The Daily Data Dive: Here’s How Bad US New Home Sales Are

The Census Bureau’s monthly update on new US home sales for May had lots of interesting data buried between the lines. I’ll touch on a few things here, with more to come in a subsequent post.

First, while prices rose only 1% year over year, they are now up nearly 31% since the 2011 lows and by nearly 22% since the 2007 peak. And this isn’t a bubble?

US New Home Sale Prices Bubble Up- Click to enlarge

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Then there’s the business from economists and the media blaring about the “recovery” in the housing industry. Indeed sales are up a massive 122% since the May 2010 bottom! But the reports lack perspective. The bubble peak was in 2005, already 11 years ago, and sales are down 57.5% since then, and even down 35% since 2007, when the collapse was already under way for 18 months.

The May 2007 benchmark is important because that’s when employers finally stopped hiring full time employees. So don’t get too excited about the ultra low, all time, million-year record first-time jobless claims that the media is all hot and sweaty about. Employers are always the last to get the news. That’s because they take their cues from the stock market. Unfortunately for employers, investors are always the second to last to get the news. The thing about the markets knowing more than everybody else–discounting the future–it’s hogwash. The market doesn’t “know” anything. The market doesn’t have a mind. It can’t possibly discount the future accurately. It’s a liquidity meter. That’s all. And employers know even less about the economy than the market does.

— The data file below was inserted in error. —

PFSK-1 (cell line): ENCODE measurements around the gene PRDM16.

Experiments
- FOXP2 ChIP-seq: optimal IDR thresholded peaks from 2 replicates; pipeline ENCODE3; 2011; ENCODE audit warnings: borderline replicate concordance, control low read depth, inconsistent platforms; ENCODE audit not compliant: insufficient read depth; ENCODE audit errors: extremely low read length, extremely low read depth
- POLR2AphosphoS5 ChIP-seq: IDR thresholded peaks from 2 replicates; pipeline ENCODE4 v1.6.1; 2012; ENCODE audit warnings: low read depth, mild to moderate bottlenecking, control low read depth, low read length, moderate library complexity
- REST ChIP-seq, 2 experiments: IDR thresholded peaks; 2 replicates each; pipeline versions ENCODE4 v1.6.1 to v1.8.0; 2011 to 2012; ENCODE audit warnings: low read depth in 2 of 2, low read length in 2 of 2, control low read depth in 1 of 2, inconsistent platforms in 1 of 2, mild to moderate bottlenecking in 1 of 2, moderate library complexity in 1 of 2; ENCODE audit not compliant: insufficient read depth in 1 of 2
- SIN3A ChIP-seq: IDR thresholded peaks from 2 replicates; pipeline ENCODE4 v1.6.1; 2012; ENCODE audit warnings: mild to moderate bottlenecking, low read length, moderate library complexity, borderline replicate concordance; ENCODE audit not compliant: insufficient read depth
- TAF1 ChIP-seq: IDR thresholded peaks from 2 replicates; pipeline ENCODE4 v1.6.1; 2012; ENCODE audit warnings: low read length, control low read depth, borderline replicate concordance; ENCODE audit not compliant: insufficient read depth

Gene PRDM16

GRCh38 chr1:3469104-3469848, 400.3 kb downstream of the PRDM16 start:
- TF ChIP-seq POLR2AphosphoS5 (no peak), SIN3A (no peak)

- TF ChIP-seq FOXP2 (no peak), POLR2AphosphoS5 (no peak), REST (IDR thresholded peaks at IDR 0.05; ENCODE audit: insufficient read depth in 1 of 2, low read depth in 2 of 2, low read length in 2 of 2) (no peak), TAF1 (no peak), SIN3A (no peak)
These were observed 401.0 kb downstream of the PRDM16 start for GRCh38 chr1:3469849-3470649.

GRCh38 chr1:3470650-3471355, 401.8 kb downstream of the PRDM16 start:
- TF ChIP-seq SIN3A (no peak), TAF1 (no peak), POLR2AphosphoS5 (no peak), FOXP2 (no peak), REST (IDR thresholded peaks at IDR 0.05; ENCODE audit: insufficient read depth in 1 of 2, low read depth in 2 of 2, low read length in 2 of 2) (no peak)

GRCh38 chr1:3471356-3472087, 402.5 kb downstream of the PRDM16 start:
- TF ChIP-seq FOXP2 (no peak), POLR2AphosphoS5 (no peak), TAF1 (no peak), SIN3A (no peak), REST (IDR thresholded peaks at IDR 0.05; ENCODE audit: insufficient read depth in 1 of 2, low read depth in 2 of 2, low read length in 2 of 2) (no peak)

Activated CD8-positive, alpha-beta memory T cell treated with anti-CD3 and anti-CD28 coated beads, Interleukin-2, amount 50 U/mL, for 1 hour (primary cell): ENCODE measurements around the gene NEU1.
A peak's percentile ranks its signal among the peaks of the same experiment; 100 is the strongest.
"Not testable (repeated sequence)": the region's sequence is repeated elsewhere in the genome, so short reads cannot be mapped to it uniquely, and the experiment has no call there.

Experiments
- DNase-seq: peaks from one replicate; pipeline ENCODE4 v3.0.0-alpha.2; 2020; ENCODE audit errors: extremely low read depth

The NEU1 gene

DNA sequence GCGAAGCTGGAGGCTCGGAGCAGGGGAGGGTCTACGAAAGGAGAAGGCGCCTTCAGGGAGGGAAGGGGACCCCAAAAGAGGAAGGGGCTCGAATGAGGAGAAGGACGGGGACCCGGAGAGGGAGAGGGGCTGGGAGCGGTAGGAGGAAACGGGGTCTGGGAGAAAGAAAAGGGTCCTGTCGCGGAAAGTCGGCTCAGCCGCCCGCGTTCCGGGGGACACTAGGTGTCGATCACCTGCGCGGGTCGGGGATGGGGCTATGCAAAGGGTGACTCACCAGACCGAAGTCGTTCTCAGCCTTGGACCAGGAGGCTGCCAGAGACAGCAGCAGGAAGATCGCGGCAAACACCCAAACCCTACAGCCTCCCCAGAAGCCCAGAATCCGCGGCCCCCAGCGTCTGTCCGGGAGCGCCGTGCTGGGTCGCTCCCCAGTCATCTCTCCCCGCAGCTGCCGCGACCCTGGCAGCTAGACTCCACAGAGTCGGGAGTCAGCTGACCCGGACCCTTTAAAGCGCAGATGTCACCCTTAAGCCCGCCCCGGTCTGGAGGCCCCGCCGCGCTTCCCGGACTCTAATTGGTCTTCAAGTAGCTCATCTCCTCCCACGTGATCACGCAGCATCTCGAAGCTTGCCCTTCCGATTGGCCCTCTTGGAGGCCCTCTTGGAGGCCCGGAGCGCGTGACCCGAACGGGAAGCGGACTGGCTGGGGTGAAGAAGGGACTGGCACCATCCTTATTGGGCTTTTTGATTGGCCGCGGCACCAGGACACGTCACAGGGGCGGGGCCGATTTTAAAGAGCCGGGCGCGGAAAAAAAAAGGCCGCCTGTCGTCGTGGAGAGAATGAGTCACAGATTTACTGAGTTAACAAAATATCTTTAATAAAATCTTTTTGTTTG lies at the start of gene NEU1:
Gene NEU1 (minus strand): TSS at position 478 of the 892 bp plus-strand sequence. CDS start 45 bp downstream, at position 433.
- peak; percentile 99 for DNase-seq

So here we are with stock prices surging, until tonight when BREXIT surprised everybody, the markets, the betting lines, the surveys, hell even its supporters. And even more clueless employers are still adding jobs. Maybe the Brexit will be the catalyst that finally gets them to find their mentality, wake, up, wake up to reality.

New Homes Sales Not Keeping Pace With New Jobs - Click to enlarge

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But what’s this? New home sales aren’t keeping up. Supposedly jobs growth translates into home purchases. But even though lots of full time jobs have been added since the 2007 jobs peak, they don’t pay enough to allow workers to buy new homes. How do you call your neighbor’s kid who just got his Phd? Just text Uber and he’ll be right over. Or when you see him at the restaurant, yell “Waiter!” These are the jobs this screwed up, QE’d, ZIRPIAN economy is mostly producing.

A good way to visualize just how historically bad the housing industry is doing is to normalize for population growth, dividing sales by population.Per Capita Home Sales No Better Than 1982- Click to enlarge

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Sales per million people have risen by 87% since the 2010 bottom. Is that a lot? Not when you consider that the current sales rate is only 39% of the 2005 level, and that it is no better than at the 1982 bottom when mortgage rates were at 16%. Think about that. Mortgage rates are at their lowest level since the beginning of the Hebrew calendar 5,776 years ago, and current new home sales are no better than they were at the bottom of the Volcker credit crunch in 1982. Hey, I was working on The Street back then. I remember well what it was like. That was not a good time to be in the housing business.  And today is just as bad.

I hate to think what might happen when rates start to rise. Apparently the Fed feels the same way. People who think the Fed will ever be able to normalize its balance sheet are deluded. The Fed, and the rest of the world’s big central banks, have backed themselves into a corner with monetary policy that has only gotten more and more insane.  As more and more investors and traders come to that realization, the housing market and the stock market face yet another collapse, this time with no discernible way out via magic monetary tricks. The next time, nature must run its course.

The post Here’s How Bad US New Home Sales Are was originally published at The Wall Street Examiner. Follow the money!

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